The existential aspect of Frankl's psychotherapy maintains that man always has the ability to choose; no matter the biological, or environmental forces. An important aspect of this therapy is known as the tragic triad, consisting of pain, guilt, and death. Frankl's Case for a Tragic Optimism uses this philosophy to demonstrate that optimism in the face of tragedy and in view of the human potential, which at its best always allows for:

  • Turning suffering into human achievement and accomplishment,
  • Deriving from guilt the opportunity to change oneself for the better,
  • Deriving from life's transitoriness an incentive to take responsible action.

Meaning can be found in three principle ways, namely:

  1. Creative values or what one gives to the world in terms of one's own positive contributions and creations. They are more or less the active processes of life: working, producing, creating an artistic work, giving help to others, writing a great novel or taking care of a family.
  2. Experiential values or what one takes from the world in terms of one's encounters and experience. Experiential values are realised when a person becomes sensitive and receptive to the truth and beauty. This requires an openness to the world as man engages in dialogue with the world of people and things.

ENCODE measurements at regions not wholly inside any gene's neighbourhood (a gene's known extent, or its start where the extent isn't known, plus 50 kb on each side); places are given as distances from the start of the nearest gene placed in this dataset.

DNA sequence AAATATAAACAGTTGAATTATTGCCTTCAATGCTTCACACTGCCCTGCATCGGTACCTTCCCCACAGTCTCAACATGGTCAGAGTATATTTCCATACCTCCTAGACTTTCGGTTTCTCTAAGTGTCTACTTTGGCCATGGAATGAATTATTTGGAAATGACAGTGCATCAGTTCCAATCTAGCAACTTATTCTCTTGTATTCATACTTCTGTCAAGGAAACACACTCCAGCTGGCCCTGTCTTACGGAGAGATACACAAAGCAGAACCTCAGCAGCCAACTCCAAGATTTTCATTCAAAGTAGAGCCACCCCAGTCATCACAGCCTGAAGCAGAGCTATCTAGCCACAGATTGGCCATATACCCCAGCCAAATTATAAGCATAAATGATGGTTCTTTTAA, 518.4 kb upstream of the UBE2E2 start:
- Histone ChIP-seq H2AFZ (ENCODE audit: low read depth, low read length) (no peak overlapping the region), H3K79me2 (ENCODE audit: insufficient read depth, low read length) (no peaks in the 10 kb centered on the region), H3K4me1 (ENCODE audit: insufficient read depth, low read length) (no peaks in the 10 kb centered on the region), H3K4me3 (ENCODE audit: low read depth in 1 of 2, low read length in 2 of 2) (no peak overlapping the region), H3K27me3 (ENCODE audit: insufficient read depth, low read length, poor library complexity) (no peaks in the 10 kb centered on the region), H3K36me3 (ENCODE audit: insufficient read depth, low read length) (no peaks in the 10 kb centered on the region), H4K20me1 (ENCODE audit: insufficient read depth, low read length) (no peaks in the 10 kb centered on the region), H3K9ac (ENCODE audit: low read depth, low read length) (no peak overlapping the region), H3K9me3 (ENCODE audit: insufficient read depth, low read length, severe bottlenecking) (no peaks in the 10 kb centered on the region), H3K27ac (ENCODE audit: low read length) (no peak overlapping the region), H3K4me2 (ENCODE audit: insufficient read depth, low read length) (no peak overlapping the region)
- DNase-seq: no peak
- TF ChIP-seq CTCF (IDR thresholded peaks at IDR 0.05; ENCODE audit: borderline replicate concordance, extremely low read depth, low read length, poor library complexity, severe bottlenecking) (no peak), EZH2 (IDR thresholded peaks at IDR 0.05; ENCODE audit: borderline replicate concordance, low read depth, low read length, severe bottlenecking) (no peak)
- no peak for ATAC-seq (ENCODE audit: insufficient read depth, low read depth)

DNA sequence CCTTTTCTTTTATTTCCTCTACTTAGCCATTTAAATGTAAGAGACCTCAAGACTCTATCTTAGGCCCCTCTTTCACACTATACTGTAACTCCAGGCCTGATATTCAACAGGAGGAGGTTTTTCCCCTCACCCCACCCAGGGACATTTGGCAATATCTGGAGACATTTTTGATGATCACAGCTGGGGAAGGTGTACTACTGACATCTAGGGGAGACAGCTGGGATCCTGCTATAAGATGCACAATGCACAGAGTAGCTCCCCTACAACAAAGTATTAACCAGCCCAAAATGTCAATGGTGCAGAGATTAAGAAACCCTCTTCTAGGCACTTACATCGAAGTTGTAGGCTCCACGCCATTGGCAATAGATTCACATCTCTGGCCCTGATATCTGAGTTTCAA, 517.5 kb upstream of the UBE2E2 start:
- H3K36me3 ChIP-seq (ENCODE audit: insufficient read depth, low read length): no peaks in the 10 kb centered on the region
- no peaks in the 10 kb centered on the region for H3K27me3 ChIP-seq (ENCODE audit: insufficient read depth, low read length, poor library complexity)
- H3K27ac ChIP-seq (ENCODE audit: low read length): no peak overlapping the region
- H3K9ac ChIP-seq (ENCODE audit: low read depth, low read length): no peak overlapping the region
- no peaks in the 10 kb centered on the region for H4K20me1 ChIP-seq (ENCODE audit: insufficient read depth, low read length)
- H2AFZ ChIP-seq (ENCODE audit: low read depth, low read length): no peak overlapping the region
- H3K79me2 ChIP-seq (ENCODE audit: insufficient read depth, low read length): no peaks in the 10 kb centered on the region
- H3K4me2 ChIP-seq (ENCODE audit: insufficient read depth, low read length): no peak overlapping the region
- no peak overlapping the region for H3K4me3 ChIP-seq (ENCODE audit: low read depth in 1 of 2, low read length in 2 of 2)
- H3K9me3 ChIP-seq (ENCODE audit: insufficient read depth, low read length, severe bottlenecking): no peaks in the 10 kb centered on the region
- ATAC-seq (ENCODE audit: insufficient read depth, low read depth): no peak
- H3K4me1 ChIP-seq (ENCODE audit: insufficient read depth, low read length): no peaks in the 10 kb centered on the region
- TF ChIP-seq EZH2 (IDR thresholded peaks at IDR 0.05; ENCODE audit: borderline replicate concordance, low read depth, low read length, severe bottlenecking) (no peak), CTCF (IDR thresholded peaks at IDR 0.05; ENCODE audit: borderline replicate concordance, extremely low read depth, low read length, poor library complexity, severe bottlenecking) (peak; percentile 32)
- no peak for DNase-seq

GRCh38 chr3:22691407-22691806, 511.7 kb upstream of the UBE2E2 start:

3. Attitudinal values or the attitude one takes to a specific predicament or unchangeable fate or the stand one takes towards an unchangeable aspect of one's existence.

As human beings, we have freedom of will. We are not the helpless victims of bad circumstances. We can transcend these circumstances and change them. We have the capacity of thought which enables us to think things through and decide whether something is meaningful or senseless, right or wrong, constructive or destructive. We also have a conscience which provides a consciousness of right and wrong and allows us to take responsible action. Human freedom, therefore, is the freedom of responsibility. Freedom without responsibility is something arbitrary, senseless and either leaves us directionless, or can lead to irresponsible, lawless, immoral, violent or self-destructive ways of living.

All of life can be meaningful; it can be realized in every situation and is nowhere more powerfully manifested than in the way we overcome difficulties and hardships, face suffering, or bear witness to the faith we have in good triumphing over evil, however long it takes and however much is asked of us in the process. Our triumph is that we are living our lives as they are meant to be lived, every day and in every way.

  • Footnote 1: The word 'man', used by Frankl and existential theorists to denote the human being, both male and female, will be used in describing Frankl's view of human existence

Meaningful quotes

If architects want to strengthen a decrepit arch, they increase the load that is laid upon it, for thereby the parts are joined more firmly together. So, if therapists wish to foster their patients' mental health, they should not be afraid to increase that load through a reorientation toward the meaning of one's life. Viktor Frankl